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Ray Archuleta talks about three basic concepts for soil health during an Illinois Conservation Cropping Seminar.
One: The soil is alive.
A living plant is one of the most powerful tools on the farm. Plants and microbes feed the soil ecosystem and improve the quality of life.
Two: Everything is connected.
If it isn’t understood how the soil, inputs, crops, and management practices are connected, then harm can come from using tools incorrectly.
Three: The goal is to emulate nature (or “biomimicry”).
While efficiency has been a No. 1 priority, now it is known that the best approach is to mimic the natural system.
Archuleta says while these seem simple, the most challenging obstacle to overcome when adopting these three concepts is your mind-set.
“Thanks to the years of information we gained from our schools, our grandparents, and from our local community, our mind-set is the most difficult thing to change on the farm. The soil is easy to fix. Our mind-set is not,” he says.
Regenerative Ag on the Farm
Ted Krauskopf is a farmer near Highland, Illinois, who follows the three concepts from Archuleta through regenerative grazing.
“At one time, the farm was badly rundown with highly erodible slopes and light hickory soils. A lot of topsoil was lost and the soil organic matter was low. Rain didn’t have a chance to soak in before it ran off. The farm wasn’t sustainable economically,” Krauskopf explains.
Krauskopf’s farm has been minimally tilled and cover cropped since 1996.
After seeing the improvements on portions of the farm that had been enrolled in CRP, he decided to integrate pasture and grazing as a way to bring the farm back to profitability.
When the CRP contract ended, he built fences and set up a small rotational grazing operation on part of the acres. Adding the cattle and controlling their grazing improved the forage on those old CRP acres. In 2010, he submitted an EQIP application to convert 90 acres of mostly highly erodible cropland to rotational pasture.
With the cost-share money, Krauskopf was able to seed the pasture, put in new fencing (including perimeter and division fences), add water lines to the paddocks, and create a winter feeding station.
“The biggest single expense for my beef operation was feeding the cattle when they weren’t grazing and so I was anxious to try stockpiling forage by setting aside some pasture acres in the late summer to allow the forage to fully regrow during the fall,” he says.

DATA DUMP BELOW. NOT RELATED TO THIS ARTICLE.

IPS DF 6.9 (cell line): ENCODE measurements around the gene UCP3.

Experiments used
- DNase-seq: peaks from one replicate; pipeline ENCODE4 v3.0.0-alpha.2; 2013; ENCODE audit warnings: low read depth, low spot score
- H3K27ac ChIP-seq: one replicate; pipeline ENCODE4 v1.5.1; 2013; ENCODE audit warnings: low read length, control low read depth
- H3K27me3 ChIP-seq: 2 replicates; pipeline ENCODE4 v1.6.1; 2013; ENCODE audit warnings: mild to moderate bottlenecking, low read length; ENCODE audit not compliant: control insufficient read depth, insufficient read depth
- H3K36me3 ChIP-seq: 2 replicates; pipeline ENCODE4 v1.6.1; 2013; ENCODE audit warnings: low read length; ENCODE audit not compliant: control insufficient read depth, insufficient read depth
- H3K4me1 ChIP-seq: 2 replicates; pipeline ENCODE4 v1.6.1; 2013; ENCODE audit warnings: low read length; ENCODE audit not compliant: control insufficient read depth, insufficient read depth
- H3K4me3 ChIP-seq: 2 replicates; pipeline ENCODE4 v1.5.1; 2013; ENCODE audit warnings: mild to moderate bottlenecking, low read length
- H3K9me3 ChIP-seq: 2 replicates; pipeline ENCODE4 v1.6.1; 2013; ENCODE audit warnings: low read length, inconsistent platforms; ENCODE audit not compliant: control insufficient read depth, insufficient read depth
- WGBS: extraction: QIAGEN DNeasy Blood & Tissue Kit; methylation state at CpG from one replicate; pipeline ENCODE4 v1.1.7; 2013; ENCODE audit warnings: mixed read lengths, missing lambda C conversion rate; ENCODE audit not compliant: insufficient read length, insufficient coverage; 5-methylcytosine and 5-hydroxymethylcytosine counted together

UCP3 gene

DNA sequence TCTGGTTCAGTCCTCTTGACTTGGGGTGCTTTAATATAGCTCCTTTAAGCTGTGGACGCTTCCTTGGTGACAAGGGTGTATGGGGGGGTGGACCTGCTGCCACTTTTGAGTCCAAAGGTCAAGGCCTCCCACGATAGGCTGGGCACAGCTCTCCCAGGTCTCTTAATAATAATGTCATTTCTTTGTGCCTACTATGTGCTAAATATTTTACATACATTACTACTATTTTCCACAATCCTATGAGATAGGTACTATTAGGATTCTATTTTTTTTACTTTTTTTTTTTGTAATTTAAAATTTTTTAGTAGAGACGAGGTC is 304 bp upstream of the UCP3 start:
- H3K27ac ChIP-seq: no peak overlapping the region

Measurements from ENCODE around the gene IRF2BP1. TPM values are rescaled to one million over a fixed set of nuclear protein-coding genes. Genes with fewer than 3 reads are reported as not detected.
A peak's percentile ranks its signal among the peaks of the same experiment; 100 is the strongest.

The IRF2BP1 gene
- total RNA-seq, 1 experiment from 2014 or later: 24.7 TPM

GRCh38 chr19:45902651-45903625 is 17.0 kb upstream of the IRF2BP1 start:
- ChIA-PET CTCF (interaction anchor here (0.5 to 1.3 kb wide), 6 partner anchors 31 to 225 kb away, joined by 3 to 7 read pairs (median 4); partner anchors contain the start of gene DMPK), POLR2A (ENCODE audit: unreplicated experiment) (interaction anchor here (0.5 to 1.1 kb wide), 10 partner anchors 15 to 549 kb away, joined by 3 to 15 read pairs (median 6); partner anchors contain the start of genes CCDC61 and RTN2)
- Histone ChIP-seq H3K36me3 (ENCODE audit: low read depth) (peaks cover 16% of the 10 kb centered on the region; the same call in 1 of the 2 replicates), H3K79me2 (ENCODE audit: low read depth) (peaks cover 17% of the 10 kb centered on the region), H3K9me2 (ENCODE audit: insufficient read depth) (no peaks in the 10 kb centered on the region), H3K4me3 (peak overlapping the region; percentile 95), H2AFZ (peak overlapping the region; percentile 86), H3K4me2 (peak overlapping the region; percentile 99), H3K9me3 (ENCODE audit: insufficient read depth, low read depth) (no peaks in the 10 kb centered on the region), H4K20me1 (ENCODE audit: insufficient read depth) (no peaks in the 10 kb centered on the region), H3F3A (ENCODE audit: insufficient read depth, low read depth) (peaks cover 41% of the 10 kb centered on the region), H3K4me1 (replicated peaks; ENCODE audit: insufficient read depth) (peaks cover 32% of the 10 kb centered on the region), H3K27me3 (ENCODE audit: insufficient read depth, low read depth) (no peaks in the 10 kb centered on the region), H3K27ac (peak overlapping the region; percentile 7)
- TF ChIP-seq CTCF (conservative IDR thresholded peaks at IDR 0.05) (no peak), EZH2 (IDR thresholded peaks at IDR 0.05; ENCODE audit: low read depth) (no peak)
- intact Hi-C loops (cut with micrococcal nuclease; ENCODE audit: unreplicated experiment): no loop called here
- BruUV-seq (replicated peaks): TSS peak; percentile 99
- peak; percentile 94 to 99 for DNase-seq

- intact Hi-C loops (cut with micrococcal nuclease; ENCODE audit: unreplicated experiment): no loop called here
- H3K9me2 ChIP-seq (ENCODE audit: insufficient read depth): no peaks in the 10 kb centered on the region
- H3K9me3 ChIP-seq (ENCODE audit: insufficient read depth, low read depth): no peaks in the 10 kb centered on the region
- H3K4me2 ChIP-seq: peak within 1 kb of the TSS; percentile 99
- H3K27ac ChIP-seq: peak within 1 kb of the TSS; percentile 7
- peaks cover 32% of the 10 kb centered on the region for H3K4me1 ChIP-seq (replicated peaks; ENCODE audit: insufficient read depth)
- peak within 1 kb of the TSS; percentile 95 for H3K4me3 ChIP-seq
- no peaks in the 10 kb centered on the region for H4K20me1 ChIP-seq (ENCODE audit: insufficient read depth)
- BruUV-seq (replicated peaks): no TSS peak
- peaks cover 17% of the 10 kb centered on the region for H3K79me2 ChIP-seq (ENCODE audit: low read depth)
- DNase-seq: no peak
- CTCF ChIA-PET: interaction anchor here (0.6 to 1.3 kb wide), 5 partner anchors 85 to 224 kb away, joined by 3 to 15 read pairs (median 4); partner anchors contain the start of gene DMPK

The most efficient way for Krauskopf to graze the stockpile is by limiting the cattle to an area or a strip with enough forage dry matter to supply what they need for a specific period of time. He moves portable fencing daily.
Each season Krauskopf could see that the soil was gaining structure with more pore space for water and oxygen. There was less runoff from heavy rains and when runoff did occur, it ran clear. Even through the drought in the heat in 2012, he was able to graze the cows straight through summer into fall without feeding hay.
In 2014, the Pasture Project in Illinois took baseline soil samples on his farm and conducted a forage plant inventory among other tests.
“I began to understand why soil health played such an important role in regenerative grazing. Regenerating soil health is the source of all the gains that follow,” he says.
Krauskopf continues to create the best working environment for the soil microbes by limiting application of chemical fertilizer, pesticides, insecticides, and herbicides.
He gives credit to regenerative grazing for the increase in forage and more:
More residual above ground keeps energy flowing to the plant root system.
Some of that residual is trampled to the soil surface. That residue can help provide food for earthworms, which are important for soil health.
Residual forage protects the soil surface from direct sunlight so the soil stays cooler. Microbes work better in the summer when the soil stays cooler. The soil also stays moist longer since a cooler temperature means less evaporation.
Less evaporation leaves more soil moisture for plant growth, which results in faster regrowth and leads to more feed for the cattle.
Increased residual forage helps feed the microbiome at the root zone. The bacteria and fungi use the products of photosynthesis as energy for life and convert minerals in the soil to an organic form the plants can use.
The manure cattle leave behind while grazing the strips puts nutrients back into the soil.
There are more insects, bird species, and game in the ecosystem on the farm.
“It’s not complicated or difficult,” Krauskopf says. “Many farms have some acres best suited for pasture, and regenerative grazing can be a way to profit from those acres and improve the environment at the same time. If cover crops can be grazed too, then the benefits are further multiplied.”
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